Reading to Learn

March 30, 2009 at 10:55 am (spatial data, SQL Server 2008, SQLServerPedia Syndication) (, , , , , , )

I just finished chapter 1 of Alastair Aitchison’snew book on SQL Server spatial data, “Beginning Spatial with SQL Server 2008.” If this is the beginners book… oh boy. The advanced book must be insane. Seriously though, Mr. Aitchison seems to have written a fantastic book. I’m going to tear through it as fast as I can because I’ve got two projects that are looking to start using spatial data and quite frankly, I’m a bit lost.

There’s a great discussiongoing on over at SSC as to the worth of technical books for DBA’s. It’s based on this editorialby Tony Davis. I’m surprised by the number of people who say they don’t use books. It seems that a lot more people use blogs and articles and discussion groups to learn. Maybe I’m showing my age a bit, but I don’t think a blog post or an article is going to get the depth and knowledge that Mr. Aitchison is displaying in this book. I know I’m regularly opening Kalen Delaney’s Inside SQL Server 2005 (and the new one for 2008 just came out) to look up bits & pieces of information that just isn’t as readily available on the web. Also, it’s worth pointing out, except for the editing that comes from people who read this blog, no technical review is done of this information. I might be right about the things I post, but I could be VERY wrong. Same with any other blog you read, including blogs by the big names. Despite the errors that creep into books (and trust me, they do), books are very carefully scrutinized by multiple sets of eyes to try to catch those errors prior to publication. They miss some, but they try not to miss any. Few blogs are like that. Not that many technical publications are terribly strict about technical accuracy either. I generally find more good information in the right books than anywhere else.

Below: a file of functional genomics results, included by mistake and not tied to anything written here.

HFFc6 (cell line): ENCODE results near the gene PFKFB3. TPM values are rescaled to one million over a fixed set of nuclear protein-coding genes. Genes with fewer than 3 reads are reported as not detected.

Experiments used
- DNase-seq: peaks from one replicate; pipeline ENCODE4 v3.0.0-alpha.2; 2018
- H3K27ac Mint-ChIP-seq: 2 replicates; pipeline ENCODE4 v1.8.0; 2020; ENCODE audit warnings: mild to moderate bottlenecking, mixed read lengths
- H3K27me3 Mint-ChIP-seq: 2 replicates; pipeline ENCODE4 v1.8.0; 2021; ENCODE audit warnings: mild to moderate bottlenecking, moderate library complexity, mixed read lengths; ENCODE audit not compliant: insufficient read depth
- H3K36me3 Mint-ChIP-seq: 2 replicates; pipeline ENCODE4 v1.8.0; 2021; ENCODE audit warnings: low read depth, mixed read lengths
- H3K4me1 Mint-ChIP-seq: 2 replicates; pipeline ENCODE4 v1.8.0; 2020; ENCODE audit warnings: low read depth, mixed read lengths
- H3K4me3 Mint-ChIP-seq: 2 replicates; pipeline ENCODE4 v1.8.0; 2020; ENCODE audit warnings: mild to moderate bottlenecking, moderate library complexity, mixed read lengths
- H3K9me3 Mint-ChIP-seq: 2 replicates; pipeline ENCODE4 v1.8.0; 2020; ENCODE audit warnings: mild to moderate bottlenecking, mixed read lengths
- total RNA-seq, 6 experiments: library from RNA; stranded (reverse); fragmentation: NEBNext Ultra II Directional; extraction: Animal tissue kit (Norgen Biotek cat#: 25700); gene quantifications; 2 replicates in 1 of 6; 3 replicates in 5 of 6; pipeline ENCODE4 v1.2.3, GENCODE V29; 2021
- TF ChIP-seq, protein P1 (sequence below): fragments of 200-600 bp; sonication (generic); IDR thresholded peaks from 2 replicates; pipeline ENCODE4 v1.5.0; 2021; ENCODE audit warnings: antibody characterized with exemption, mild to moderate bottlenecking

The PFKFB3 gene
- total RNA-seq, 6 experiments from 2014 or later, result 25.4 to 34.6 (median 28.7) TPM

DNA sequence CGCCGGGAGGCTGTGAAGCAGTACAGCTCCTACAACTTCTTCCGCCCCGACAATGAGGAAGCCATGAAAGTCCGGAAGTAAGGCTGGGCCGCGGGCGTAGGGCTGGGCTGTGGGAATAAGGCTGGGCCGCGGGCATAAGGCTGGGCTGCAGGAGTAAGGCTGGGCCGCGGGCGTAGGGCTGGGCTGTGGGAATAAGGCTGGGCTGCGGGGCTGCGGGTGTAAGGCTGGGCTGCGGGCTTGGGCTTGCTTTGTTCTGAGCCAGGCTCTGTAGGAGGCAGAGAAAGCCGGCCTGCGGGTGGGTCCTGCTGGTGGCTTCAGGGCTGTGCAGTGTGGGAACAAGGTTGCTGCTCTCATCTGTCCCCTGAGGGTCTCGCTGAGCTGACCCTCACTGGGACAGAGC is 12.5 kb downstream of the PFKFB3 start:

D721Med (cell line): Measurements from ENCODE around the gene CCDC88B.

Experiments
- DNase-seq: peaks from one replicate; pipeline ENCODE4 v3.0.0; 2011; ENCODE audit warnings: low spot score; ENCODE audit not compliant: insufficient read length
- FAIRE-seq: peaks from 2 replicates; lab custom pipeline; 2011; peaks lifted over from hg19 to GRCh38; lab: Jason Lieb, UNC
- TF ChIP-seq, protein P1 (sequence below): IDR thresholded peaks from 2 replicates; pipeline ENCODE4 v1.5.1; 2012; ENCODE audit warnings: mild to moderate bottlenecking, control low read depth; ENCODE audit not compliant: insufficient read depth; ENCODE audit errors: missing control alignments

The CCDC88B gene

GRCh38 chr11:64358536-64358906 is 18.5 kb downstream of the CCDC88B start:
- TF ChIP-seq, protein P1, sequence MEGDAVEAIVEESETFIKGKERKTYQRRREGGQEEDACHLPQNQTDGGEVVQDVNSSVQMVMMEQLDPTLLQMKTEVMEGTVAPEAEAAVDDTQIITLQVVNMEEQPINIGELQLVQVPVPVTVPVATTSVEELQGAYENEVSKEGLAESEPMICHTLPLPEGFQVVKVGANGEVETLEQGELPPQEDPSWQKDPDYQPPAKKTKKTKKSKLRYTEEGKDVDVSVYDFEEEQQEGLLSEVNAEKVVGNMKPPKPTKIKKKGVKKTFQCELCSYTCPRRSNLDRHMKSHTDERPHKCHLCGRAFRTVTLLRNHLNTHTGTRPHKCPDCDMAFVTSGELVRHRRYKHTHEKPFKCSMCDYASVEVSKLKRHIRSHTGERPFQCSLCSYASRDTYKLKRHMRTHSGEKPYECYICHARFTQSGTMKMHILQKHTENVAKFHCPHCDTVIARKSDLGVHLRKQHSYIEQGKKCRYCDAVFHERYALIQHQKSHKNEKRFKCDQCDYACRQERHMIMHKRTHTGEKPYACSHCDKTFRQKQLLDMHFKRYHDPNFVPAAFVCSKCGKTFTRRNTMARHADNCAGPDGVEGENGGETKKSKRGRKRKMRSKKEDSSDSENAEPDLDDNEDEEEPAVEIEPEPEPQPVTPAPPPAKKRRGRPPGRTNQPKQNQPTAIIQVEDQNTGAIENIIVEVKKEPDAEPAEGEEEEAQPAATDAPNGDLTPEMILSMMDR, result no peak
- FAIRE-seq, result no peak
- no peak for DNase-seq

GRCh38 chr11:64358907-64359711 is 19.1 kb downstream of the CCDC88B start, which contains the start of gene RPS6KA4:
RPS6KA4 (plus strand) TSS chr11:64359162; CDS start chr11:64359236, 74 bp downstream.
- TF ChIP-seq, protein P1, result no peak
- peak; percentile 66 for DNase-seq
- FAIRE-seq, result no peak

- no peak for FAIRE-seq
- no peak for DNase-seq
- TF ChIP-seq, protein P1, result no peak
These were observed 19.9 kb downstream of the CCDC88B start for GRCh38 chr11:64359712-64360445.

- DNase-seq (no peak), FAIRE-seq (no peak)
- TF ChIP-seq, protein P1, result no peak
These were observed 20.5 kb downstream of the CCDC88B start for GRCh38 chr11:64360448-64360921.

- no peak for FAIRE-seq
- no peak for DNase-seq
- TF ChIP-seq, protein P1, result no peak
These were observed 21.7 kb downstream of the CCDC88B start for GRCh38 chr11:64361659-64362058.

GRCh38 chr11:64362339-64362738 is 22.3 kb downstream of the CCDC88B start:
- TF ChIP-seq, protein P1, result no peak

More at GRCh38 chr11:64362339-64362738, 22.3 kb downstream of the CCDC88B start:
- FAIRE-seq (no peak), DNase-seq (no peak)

End of rant. I need to get back to reading this excellent book.


  1. Jack Corbett said,

    In a rare situation for me, I didn’t comment on that editorial at SSC, but I’ll comment here. I find that, if I’m not sitting at a PC working through the bool, I just don’t get as much from a book as I think I should. I do use books for trying to get in-depth understanding, but I use blogs/on-line resources to get the solution for immediate, specific problems. OF course part of that is because the book is usually in the opposite place I am (home if I’m at work, and at work if I’m home.).

  2. scarydba said,

    I agree with the problems with books. It makes me nuts when I start to reach up for a book only to remember that it’s at work. It is hard to learn from them without also having the computer there. Still, I’ll read them and make notes and then try stuff out on the machine when I can get to it.

  3. Gail said,

    I’m not sure how people can learn effectively using only articles and forums. Maybe it’s just me, but I tried to teach myself WPF with just online resources. After a couple weeks, I gave in and bought a book.

    The problem with articles and blogs is that they’re bitty. There’s no complete coverage from A-Z. Anyone learning using just those is going to end up with large holes in their knowledge, holes they’re not even aware of.

    The main value I get out of books (good, comprehensive books) is not to teach me the deep technical details, but to give me a broad view of the area. Once I know a little bit about the entire area, I can search for additional material (articles, blogs, newgroups, etc) to get the deep technical details, however I cannot search for technical details in an area I don’t know exists.

    That’s probably one reason we see so many really weird question on the forums from time to time. People have taught themselves from articles and blogs and are missing entire chunks of theory, worse they don’t even realise that they are missing those chunks

  4. scarydba said,

    I agree. I was trying to learn the spatial operations on 2008 from articles & blog posts and it just wasn’t possible. There were assumptions of knowledge in all the articles I had found or the articles were so simplistic as to be useless. The book I’ve been reading is taking the time to lay a foundation from which I can grow and do more. That would have taken a lot longer just reading little blog posts and tiny technical articles.

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